"'Hostage' Situations" by Belatrix Carter: Well, I wrote this one, so I certainly can't comment on it objectively. :) If you were on this list (or rather, the Space City list) for the '99 Labor Day party, you've already seen it, anyway.
"None So Blind" by Carrie Vonne: Now, talk about *dark*... <Shudder> This one's about as dark as you can get. Very disturbing. Very... *yucky*. Very *deliberately* yucky. Warning to Blake fans: this one portrays Blake as, frankly, downright psychotic. I don't buy it at all on a literal level, not even as an AU (which it certainly is), but as a metaphor for the darker aspects of Blake's nature, and of the relationship between Blake and Avon, it's tremendously effective.
"Desire" by Linda Norman: Very short story about Avon and his... demon lover? Another one that's not exactly believable on a literal level, but works very nicely as a metaphor. Well written.
"Desire" by Ravenschild: Another very short piece, this one made up entirely of dialog between Avon and... well, something supernatural, apparently. I was a bit confused by this one, actually, primarily because I'm not entirely sure whether it's meant to go with the previous piece or not.
"The I-Lab of Doctor Moro" by Willa Shakespeare: B7 meets _The Island of Dr. Moreau_ (in reverse), as Blake and Avon are held captive by an insane scientist who enjoys turning people into animals. This one's a weird mixture of humor (bits of it are *extremely* funny), horror (there's a fairly nasty rape scene, for example), sex (of course), character-based drama, and just plain weirdness. It shouldn't work, but it *does*, and I enjoyed it a lot.
"Midnight Blue" by Linda Norman: A dark and bittersweet sex scene in the wilderness of a distant planet. Well written and atmospheric, sexy and sad.
"And They Lived Happily Ever After?" by January Garnet: Another after-the-revolution political-Blake story, but I liked this one rather better than "To the Victor." I may not quite be able to buy the possibility of Avon and Blake living together in PGP domestic harmony, but it is a nice thought, and they're still quite recognizably *themselves* here and it certainly doesn't get treacly.
"Why I Can't Stand Vila Restal" by Nova: Vila steals Avon's Blake-substitute for the night, so he has to content himself with the real thing, after all. Another nice, happy story in which Blake and Avon have great sex followed by confessions of love and much hope for the future. Personally, I don't ever think it'd be quite that easy for them (a sentiment I find coming to mind regarding several stories in this volume), but what the heck, I enjoyed it a lot, anyway.
"Black Velvet Band" by Vanessa Mullen: A filk about the joys of tying Avon up with velvet rope. *Very* nice.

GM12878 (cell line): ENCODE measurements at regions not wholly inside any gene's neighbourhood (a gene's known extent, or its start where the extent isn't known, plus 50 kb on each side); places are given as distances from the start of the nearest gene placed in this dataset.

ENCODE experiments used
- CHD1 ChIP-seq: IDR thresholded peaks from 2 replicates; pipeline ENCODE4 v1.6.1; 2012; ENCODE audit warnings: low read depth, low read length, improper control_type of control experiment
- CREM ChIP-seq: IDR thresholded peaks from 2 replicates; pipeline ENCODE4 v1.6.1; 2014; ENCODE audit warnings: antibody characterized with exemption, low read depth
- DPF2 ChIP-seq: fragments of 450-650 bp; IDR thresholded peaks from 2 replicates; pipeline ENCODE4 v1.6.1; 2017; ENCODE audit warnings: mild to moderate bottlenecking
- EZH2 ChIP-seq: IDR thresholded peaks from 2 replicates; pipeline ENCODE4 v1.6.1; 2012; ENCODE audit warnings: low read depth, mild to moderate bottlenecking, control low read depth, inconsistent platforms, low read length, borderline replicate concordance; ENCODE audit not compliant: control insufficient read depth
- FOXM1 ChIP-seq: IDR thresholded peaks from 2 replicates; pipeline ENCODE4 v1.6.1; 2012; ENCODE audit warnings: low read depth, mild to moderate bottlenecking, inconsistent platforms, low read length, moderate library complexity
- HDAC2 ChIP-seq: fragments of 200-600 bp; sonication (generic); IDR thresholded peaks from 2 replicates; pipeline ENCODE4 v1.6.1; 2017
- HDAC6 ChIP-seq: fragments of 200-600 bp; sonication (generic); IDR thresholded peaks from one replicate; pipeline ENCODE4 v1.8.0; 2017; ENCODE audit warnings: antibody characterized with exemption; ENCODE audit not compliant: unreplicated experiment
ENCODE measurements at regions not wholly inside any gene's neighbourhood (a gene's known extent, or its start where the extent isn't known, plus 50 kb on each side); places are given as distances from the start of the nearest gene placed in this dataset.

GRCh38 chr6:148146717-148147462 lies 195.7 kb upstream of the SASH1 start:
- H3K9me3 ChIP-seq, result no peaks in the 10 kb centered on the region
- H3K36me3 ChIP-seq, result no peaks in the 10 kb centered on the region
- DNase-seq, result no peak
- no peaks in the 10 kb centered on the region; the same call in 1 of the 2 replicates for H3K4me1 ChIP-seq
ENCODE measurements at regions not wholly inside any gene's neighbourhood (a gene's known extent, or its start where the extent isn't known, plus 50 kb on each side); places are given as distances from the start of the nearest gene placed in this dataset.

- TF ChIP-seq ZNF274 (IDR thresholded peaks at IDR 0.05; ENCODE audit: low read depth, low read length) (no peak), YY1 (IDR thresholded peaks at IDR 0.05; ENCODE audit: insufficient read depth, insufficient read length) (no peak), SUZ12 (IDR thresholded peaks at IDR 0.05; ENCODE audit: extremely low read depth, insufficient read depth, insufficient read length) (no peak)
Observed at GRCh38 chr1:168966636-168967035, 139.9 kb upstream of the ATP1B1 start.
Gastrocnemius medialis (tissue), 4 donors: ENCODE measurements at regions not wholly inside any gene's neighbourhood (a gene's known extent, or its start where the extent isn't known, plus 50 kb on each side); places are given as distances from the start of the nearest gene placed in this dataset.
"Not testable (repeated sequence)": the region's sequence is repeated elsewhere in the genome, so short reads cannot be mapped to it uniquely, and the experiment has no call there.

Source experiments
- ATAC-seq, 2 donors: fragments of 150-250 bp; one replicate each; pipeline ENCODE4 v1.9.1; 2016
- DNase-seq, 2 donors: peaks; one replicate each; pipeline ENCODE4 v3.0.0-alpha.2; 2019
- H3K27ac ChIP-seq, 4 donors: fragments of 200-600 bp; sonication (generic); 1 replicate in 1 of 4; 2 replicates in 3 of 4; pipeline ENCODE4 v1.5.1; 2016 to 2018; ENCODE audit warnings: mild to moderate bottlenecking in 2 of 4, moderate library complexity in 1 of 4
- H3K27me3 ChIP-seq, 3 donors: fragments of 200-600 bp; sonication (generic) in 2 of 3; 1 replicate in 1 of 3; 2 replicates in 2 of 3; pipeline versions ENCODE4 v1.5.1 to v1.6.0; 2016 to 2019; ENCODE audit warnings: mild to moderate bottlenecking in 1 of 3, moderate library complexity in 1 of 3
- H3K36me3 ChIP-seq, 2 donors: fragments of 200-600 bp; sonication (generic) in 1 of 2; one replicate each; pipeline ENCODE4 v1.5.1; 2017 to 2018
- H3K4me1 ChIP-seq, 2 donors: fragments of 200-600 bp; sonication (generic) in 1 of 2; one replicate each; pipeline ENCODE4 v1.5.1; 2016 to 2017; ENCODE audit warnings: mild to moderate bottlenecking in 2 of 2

"Touching Life" by Vanessa Mullen: It's over a decade PGP, and Avon has gone over to the dark side. What will he do when he encounters the man he thought he'd killed? How far will he go to keep the power and safety he now enjoys? Very dark, heartbreakingly painful, and all too easy to believe. This one really wrenched at my emotions. I would have ended it differently, I think, but that's just a matter of where my personal preference for angst-levels is set, and I suspect I may be in the minority there. It's a very good story, regardless.
I should have guessed. It caught me on the hop.
I thought of blood or agony or hate.
Not of his taking off his clothes to--stop
And illustrate a talk, and contemplate.
Putting the clothes back on, he touched Blake's face,
Blake touched his arm. A start. Or perhaps an end.
If rapes in mind or body leave a trace,
If they can't find each other more than friend.
B pities A -- for being really raped.
A pities B -- not knowing false or real.
Both think the other suffered, not escaped
Past wounds, and they themselves don't need to heal.
What next, if anything? Is that the end
Of sonnet, story? Do I dare press "Send"?
Nova, "A Dangerous Concept" (13 pp.; S1?; A/B)
Julia Stamford, "A Friend in Need..." (6 pp.; S1?; uc A/B)
Julia Stamford, "...Is a Friend Indeed" (9 pp.; sequel to "A Friend in Need;" S1?; A/B)
Predatrix, "Rhetorical Questions" (12 pp.; S2; uc A/ocms, A/B)
Willa Shakespeare, "Mastery" (41 pp.; S2, post-Voice; A/B)
Helen Patrick, "Window Shopping" (7 pp.; S1?; uc B/J, uc A/J, J/ocf, implied future C/J, implied future A/B)
Amethyst Lane, "To the Victor"(8 pp.; S5; A/B)
Nova, "The Biter Bit" (13 pp.; S1?; A/B)
Belatrix Carter, "'Hostage' Situations" (9 pp.; S2, post-Hostage; A/B)
Carrie Vonne, "None So Blind" (5 pp.; alt-S2; A/B)
Linda Norman, "Desire" (1 p.; S1?; A/ocm, uc A/B)
Ravenschild, "Desire" (1 p.; S1?; A/oc)
Willa Shakespeare, "The I-Lab of Dr. Moro" (31 pp.; S2; A/ocms, A/B)
Linda Norman, "Midnight Blue" (8 pp.; S2; A/B)
January Garnet, "And They Lived Happily Ever After?" (6 pp.; S5; A/B)
Nova, "Why I Can't Stand Vila Restal" (6 pp.; S2; A/B)
Vanessa Mullen, "Touching Life" (19 pp.; S5; A/Se, A/B)
Vanessa Mullen, "Glorious Smut" (f, The Hippopotamus song, aka Mud, Glorious Mud)
Vanessa Mullen, "Black Velvet Band" (f)
Art, all by Val Westall:
p. [iii] A/B
p. 25 nude A
p. 34 nude A
p. 40 A/B (explicit)
between pp. 90-91 Art Portfolio (8 pp., nude A)
p. 116 A/B (faces)
p. 122 A/B
p. 128 nude A (bondage)
p. 130 A/ocm (illo for Norman, "Desire")
p. 168 A/B
p. 171 A/B
p. 177 nude A
p. 186 A-B (illo for "Touching Life")
Back to Fanzines
Back to Blake's 7 Index Last updated on 21st of December 2007.